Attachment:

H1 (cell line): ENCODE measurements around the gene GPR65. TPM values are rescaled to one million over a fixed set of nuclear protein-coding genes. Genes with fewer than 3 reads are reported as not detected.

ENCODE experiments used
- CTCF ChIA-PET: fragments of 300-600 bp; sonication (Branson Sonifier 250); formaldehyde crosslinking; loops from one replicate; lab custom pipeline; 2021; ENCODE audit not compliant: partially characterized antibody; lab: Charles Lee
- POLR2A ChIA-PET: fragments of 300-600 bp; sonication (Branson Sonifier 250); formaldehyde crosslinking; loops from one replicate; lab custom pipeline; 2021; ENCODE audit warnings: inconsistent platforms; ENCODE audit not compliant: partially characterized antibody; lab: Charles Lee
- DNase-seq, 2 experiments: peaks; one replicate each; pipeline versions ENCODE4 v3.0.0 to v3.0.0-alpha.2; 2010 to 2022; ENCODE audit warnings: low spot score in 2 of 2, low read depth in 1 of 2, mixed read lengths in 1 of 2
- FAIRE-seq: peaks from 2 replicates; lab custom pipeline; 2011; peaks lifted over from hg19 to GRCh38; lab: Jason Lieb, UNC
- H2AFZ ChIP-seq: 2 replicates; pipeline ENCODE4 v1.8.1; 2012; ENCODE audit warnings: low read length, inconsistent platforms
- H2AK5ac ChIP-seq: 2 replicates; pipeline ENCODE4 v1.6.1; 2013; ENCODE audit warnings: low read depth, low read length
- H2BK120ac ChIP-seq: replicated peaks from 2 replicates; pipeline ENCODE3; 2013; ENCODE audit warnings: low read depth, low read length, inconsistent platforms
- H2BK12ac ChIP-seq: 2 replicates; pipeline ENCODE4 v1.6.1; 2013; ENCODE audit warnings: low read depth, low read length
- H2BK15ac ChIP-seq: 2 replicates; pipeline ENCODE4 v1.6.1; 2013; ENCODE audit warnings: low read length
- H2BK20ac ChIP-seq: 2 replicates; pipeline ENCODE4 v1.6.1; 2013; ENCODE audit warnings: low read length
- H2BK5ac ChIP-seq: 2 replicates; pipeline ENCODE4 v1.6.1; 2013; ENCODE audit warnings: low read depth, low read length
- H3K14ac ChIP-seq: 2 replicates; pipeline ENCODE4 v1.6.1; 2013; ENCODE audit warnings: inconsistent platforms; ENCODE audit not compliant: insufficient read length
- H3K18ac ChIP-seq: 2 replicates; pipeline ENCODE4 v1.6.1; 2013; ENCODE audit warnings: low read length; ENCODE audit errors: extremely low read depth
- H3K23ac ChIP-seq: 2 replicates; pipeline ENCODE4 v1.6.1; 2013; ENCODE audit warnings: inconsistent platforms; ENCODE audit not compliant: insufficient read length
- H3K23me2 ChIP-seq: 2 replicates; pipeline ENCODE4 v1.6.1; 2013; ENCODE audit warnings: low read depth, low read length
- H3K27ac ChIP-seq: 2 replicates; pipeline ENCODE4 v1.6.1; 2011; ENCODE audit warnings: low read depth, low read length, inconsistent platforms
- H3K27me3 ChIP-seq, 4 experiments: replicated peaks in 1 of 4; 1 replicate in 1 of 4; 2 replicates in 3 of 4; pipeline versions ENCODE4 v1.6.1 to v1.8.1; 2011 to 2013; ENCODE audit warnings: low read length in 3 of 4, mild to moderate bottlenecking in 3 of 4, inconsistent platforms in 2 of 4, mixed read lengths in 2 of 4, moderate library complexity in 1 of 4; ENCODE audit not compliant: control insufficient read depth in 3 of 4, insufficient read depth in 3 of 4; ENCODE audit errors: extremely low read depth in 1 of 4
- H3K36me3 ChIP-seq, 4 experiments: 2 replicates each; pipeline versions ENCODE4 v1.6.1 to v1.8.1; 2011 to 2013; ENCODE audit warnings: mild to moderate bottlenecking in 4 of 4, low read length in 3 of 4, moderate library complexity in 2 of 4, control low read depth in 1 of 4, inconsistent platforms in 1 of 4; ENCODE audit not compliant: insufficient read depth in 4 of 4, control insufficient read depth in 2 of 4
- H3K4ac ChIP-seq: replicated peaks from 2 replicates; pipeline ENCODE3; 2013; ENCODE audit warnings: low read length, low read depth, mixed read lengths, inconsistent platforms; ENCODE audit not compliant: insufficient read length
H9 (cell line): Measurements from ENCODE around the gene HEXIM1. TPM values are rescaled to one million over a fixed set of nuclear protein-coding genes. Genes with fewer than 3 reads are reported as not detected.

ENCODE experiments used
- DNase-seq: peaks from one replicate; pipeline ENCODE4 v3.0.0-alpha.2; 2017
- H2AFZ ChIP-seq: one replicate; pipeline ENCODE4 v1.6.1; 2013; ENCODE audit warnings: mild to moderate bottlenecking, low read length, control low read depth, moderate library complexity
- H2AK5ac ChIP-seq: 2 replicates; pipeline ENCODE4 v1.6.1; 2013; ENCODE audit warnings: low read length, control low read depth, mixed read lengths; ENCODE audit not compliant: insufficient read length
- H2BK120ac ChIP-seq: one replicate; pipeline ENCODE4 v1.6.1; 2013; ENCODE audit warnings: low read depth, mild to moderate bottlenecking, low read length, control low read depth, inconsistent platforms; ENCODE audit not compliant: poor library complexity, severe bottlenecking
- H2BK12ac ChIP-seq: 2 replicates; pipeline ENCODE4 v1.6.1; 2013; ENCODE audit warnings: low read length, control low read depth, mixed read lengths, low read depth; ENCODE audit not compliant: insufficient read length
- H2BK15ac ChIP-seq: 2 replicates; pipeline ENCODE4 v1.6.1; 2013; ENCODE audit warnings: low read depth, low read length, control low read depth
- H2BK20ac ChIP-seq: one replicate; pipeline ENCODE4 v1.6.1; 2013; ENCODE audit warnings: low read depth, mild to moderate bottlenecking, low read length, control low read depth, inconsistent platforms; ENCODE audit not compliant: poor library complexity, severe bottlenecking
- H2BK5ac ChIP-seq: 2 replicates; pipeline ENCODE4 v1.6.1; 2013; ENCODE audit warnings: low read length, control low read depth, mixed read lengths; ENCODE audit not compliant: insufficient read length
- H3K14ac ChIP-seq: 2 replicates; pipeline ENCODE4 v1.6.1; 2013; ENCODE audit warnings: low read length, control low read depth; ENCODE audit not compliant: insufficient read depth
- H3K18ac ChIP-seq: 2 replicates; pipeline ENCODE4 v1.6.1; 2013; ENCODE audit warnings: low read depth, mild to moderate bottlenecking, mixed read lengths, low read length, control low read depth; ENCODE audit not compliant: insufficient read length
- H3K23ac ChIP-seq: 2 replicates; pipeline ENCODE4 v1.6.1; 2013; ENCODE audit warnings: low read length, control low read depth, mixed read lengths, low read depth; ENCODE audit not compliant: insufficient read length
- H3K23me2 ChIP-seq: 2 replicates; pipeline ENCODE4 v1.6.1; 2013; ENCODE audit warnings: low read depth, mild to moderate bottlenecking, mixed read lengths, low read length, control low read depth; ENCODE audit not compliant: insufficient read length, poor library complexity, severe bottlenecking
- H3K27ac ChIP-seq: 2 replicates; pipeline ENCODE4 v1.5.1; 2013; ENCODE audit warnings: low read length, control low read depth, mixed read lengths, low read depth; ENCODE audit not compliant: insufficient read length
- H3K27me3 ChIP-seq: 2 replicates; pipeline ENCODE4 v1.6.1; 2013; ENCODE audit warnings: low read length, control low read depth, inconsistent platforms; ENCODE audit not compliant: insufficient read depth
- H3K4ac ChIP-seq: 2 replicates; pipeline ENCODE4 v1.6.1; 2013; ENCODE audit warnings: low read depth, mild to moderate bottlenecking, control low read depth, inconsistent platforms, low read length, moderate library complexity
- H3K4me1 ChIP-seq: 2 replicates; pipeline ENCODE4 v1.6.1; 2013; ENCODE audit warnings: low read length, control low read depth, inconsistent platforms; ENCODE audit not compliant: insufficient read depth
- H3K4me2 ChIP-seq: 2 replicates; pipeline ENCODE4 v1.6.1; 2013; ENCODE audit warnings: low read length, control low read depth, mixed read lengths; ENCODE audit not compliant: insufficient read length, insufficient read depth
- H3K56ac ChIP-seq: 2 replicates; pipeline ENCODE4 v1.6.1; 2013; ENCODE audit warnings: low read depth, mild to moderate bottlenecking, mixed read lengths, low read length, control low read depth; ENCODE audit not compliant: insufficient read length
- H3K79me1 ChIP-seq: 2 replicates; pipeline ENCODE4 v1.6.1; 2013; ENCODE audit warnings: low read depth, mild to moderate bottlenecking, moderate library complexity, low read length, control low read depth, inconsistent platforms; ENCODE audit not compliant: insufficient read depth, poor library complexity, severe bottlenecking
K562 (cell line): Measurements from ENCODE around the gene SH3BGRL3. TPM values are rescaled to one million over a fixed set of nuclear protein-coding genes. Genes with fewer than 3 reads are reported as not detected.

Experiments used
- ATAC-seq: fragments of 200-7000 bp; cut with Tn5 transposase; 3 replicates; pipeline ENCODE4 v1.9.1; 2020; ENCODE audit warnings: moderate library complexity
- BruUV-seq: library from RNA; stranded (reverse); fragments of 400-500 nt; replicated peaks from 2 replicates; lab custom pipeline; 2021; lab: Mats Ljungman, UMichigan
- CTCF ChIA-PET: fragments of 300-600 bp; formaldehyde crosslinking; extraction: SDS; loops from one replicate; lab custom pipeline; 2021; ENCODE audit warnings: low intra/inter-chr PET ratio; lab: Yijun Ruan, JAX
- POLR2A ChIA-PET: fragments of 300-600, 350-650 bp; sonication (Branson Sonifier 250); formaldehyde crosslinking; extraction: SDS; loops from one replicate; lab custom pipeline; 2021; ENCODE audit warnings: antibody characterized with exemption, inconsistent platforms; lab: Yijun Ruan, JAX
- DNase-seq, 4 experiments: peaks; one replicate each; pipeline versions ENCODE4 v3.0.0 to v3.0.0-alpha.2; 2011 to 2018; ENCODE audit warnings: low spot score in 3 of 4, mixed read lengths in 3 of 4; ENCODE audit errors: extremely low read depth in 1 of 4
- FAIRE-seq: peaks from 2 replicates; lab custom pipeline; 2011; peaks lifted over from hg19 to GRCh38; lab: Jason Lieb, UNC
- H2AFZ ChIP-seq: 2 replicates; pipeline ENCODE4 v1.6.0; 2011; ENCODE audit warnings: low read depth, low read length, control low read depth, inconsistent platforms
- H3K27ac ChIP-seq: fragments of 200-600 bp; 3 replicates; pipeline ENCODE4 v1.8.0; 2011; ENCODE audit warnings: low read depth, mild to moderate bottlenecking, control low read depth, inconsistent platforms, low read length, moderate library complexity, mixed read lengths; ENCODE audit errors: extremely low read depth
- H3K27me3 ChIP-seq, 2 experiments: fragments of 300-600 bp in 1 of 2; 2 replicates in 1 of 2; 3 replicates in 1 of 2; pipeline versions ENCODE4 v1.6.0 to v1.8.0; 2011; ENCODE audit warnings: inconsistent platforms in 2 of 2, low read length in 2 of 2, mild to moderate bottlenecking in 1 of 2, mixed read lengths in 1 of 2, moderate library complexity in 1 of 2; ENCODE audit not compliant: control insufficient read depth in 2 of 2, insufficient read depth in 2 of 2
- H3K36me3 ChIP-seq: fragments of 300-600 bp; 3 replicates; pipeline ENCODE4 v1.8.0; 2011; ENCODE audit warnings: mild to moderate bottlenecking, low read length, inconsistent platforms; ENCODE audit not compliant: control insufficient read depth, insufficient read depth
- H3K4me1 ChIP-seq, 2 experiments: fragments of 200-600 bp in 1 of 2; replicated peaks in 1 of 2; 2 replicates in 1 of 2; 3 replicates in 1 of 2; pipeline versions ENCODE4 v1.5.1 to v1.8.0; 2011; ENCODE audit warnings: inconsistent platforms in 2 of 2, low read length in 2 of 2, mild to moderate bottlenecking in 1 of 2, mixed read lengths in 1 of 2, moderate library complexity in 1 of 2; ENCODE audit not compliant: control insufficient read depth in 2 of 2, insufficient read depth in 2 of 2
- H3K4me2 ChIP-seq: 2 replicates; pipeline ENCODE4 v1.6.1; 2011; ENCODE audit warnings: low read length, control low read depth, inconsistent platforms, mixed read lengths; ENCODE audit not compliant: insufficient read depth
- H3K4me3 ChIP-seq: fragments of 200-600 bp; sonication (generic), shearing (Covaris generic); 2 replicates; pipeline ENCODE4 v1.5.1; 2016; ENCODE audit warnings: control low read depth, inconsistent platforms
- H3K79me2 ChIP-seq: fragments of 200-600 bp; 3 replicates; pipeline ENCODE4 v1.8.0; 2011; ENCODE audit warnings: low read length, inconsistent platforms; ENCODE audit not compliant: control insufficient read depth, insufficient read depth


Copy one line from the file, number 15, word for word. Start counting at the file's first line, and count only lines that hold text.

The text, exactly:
- H3K18ac ChIP-seq: 2 replicates; pipeline ENCODE4 v1.6.1; 2013; ENCODE audit warnings: low read length; ENCODE audit errors: extremely low read depth